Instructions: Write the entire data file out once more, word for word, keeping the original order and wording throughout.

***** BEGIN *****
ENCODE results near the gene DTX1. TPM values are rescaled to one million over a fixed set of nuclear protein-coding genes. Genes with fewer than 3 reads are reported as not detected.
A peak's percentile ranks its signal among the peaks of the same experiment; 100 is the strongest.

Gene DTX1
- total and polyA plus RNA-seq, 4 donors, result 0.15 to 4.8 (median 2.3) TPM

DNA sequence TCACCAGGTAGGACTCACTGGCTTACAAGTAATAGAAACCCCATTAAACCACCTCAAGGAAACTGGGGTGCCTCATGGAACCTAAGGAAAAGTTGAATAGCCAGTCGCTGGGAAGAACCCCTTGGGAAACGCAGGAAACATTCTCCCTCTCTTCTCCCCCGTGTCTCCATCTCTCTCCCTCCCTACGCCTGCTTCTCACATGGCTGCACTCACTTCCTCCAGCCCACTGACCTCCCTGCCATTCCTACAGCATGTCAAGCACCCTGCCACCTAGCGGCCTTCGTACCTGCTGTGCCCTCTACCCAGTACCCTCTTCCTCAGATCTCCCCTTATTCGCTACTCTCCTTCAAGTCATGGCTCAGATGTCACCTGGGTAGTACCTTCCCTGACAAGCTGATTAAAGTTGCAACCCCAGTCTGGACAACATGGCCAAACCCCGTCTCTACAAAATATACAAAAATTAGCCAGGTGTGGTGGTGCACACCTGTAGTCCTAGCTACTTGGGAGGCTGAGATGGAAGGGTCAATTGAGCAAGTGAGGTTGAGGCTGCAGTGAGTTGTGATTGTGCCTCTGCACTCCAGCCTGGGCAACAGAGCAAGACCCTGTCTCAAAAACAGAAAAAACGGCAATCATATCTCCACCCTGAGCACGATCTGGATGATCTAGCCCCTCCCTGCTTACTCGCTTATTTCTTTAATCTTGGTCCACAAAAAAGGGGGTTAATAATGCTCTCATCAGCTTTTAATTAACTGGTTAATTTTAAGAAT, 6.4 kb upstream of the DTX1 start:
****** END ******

ENCODE results near the gene DTX1. TPM values are rescaled to one million over a fixed set of nuclear protein-coding genes. Genes with fewer than 3 reads are reported as not detected.
A peak's percentile ranks its signal among the peaks of the same experiment; 100 is the strongest.

Gene DTX1
- total and polyA plus RNA-seq, 4 donors, result 0.15 to 4.8 (median 2.3) TPM

DNA sequence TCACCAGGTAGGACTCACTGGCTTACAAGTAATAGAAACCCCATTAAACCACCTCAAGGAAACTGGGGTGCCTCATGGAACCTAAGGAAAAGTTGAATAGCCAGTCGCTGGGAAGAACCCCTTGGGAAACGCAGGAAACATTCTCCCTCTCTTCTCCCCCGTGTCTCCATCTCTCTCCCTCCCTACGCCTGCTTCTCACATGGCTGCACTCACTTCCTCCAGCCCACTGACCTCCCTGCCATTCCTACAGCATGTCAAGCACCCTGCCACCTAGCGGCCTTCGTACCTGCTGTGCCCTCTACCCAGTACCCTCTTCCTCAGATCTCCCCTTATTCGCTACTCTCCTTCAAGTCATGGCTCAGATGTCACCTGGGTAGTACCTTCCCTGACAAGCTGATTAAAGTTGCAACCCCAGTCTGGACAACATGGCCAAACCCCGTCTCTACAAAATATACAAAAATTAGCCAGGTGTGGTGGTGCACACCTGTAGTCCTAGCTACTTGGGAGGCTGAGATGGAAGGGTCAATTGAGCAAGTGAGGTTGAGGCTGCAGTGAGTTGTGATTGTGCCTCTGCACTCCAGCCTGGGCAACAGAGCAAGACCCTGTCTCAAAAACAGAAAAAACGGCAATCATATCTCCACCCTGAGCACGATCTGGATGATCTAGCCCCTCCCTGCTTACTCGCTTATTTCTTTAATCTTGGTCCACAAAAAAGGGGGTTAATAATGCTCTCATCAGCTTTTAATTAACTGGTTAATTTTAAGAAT, 6.4 kb upstream of the DTX1 start: